Friday, 20 October 2017

Residents face losing disputed parking spaces

RESIDENTS of Bell Street, Henley, will see their allocated parking spaces halved within weeks.

RESIDENTS of Bell Street, Henley, will see their allocated parking spaces halved within weeks.

Oxfordshire County Council will create four parallel parking spaces alongside the green triangle where at least eight cars can be parked now.

The move follows the decision of a government inspector to reject application for a “stopping-up” order which would have removed public highway status from that part of the street.

Marlow developer Chesterton Commercial wanted to create a new layout for nine private parking spaces outside 94-102 Bell Street but the proposal was rejected by the Department of Transport inspector following an inquiry in August.

This week, residents were sent a letter by Colin Bailey, highways and transport asset manager for the county council, outlining a two-phase plan.

The letter says that following a meeting of Henley town councillors, the county council and South Oxfordshire District Council, phase one will be implemented in April.

All existing lines and signs that relate to the current parking arrangements in Bell Street will be removed. Parallel parking will be set up where cars park diagonally now and the four new spaces will be available for anyone to use.

A full parking review of a 300m radius of Bell Street will be undertaken at the end of May or early June. If any changes are required, a traffic order may be issued.

Mr Bailey wrote: “We understand that you may be disappointed with the inspector’s decision. However, we are seeking to work on the best possible solution.

“As a result of the inspector’s report, there are some safety issues that need to be addressed and the implications and timing of these was a main point of discussion at the meeting.”

Town and county councillor David Nimmo Smith said: “The county council is required by the outcome of the inquiry to keep the road a public highway.

“To do that there are a number of health and safety issues to take into account, including the health and safety of people coming out of their front doors straight on to the pavement and people walking past.

“There is the possibility of cars mounting the pavement and I think that is what they do at the moment, although I have never seen it. With at least eight spaces at the moment there will certainly be some upset.

“The county council will have to do an audit of all the roads in the area to see if any on-street car parking spaces can be found.”

Deputy Mayor Stefan Gawysiak said: “The inspector backed up the town council’s view that the current dangerous and unsafe situation had to end as a matter of urgency. Henley’s parking problems are obvious to all residents and any steps to improve parking in the town are very welcome.”

In March last year, Chesterton Commercial offered to gift the green triangle to Henley if the town council withdrew its objection to the removal of highway status but the council declined, saying it was opposed to “giving away” public land.

Bell Street resident Amanda Chumas, who bought two of the current bays, argued that stopping up would enable nine residents’ cars to be accommodated.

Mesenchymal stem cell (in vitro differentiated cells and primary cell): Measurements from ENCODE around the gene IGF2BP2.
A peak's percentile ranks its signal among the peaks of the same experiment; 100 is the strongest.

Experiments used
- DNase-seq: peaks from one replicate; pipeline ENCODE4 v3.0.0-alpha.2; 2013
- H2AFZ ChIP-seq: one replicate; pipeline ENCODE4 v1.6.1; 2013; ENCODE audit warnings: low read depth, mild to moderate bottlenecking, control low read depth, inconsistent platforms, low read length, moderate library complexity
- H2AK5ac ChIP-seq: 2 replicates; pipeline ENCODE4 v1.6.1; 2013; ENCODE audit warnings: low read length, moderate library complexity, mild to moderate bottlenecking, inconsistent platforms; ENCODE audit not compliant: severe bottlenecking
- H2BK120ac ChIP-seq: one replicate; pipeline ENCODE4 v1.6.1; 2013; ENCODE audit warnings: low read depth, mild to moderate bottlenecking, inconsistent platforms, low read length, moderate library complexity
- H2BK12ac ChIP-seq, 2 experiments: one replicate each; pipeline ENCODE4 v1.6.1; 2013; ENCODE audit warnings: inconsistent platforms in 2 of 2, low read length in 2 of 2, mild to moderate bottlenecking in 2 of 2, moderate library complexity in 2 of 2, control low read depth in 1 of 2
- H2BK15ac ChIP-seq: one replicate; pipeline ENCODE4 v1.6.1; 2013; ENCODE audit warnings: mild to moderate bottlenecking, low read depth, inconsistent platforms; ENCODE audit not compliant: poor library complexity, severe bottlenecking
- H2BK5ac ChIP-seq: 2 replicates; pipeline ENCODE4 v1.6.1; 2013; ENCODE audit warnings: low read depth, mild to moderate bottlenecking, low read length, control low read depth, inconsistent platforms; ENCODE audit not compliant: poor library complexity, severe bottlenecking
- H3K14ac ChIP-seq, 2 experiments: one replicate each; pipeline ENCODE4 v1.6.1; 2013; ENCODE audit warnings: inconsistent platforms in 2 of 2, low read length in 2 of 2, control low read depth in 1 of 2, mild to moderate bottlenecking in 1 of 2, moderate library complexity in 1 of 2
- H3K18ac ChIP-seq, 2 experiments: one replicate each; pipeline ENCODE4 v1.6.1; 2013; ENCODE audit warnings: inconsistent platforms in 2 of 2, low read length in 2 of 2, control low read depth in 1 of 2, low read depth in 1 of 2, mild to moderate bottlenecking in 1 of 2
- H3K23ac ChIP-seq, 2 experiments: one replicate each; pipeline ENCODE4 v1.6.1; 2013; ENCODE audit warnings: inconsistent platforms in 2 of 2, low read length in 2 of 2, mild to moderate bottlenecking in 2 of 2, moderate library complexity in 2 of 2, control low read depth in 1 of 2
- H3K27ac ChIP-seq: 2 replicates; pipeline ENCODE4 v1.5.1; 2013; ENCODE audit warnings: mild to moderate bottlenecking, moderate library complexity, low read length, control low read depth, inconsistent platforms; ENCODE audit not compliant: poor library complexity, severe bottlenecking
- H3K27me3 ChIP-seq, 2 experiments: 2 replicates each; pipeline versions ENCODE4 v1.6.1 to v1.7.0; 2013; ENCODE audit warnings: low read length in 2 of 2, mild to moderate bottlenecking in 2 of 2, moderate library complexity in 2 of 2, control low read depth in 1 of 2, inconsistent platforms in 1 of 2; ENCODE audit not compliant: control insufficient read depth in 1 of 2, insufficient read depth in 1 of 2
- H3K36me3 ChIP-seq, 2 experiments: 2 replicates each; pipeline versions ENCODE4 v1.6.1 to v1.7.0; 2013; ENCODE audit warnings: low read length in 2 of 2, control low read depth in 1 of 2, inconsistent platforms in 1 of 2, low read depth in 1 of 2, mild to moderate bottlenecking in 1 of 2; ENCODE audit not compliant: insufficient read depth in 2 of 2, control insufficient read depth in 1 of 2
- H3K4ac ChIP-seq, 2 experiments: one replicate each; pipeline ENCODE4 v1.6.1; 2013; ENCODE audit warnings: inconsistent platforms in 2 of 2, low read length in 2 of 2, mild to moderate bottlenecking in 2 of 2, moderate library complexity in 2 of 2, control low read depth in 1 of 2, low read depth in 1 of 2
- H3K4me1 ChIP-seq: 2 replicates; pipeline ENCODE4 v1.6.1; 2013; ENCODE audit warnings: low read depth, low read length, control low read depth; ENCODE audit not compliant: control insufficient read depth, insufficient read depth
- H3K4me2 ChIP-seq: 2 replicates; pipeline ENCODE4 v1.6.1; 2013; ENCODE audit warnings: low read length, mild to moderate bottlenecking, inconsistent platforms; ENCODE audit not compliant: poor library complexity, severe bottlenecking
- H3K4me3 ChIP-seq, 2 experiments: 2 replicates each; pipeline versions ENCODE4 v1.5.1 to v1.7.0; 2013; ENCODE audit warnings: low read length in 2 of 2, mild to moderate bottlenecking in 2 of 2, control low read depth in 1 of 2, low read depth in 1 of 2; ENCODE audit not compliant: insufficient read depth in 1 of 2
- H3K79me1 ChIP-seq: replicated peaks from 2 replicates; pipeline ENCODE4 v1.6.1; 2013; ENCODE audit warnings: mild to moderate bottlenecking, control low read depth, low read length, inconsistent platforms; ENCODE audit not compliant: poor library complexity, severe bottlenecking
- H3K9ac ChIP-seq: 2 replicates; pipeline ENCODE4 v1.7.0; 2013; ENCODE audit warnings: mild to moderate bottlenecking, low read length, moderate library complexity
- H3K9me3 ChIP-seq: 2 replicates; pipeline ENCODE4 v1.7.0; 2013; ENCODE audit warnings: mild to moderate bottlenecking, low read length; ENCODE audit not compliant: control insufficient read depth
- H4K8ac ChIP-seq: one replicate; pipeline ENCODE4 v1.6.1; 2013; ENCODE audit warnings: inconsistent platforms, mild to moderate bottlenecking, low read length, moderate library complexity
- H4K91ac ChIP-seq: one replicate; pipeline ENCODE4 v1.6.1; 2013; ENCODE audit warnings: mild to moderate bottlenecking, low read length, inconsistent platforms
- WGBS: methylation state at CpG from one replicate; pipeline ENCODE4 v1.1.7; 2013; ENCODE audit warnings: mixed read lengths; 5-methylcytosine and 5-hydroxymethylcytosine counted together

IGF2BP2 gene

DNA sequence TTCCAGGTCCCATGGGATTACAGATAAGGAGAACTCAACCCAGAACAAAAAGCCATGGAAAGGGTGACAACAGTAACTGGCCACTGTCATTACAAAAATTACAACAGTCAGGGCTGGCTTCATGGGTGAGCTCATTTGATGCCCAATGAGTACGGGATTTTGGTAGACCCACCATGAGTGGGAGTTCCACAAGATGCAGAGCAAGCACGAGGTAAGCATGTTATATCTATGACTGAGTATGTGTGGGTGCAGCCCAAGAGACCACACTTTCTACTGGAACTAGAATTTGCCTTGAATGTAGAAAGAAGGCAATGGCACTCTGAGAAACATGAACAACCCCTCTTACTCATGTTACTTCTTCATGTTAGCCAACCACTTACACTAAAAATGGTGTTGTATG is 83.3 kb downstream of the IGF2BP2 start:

The letter says that following a meeting of Henley town councillors, the county council and South Oxfordshire District Council, phase one will be implemented in April.

All existing lines and signs that relate to the current parking arrangements in Bell Street will be removed. Parallel parking will be set up where cars park diagonally now and the four new spaces will be available for anyone to use.

A full parking review of a 300m radius of Bell Street will be undertaken at the end of May or early June. If any changes are required, a traffic order may be issued.

Mr Bailey wrote: “We understand that you may be disappointed with the inspector’s decision. However, we are seeking to work on the best possible solution.

“As a result of the inspector’s report, there are some safety issues that need to be addressed and the implications and timing of these was a main point of discussion at the meeting.”

Town and county councillor David Nimmo Smith said: “The county council is required by the outcome of the inquiry to keep the road a public highway.

“To do that there are a number of health and safety issues to take into account, including the health and safety of people coming out of their front doors straight on to the pavement and people walking past.

“There is the possibility of cars mounting the pavement and I think that is what they do at the moment, although I have never seen it. With at least eight spaces at the moment there will certainly be some upset.

“The county council will have to do an audit of all the roads in the area to see if any on-street car parking spaces can be found.”

Deputy Mayor Stefan Gawysiak said: “The inspector backed up the town council’s view that the current dangerous and unsafe situation had to end as a matter of urgency. Henley’s parking problems are obvious to all residents and any steps to improve parking in the town are very welcome.”

In March last year, Chesterton Commercial offered to gift the green triangle to Henley if the town council withdrew its objection to the removal of highway status but the council declined, saying it was opposed to “giving away” public land.

Bell Street resident Amanda Chumas, who bought two of the current bays, argued that stopping up would enable nine residents’ cars to be accommodated.

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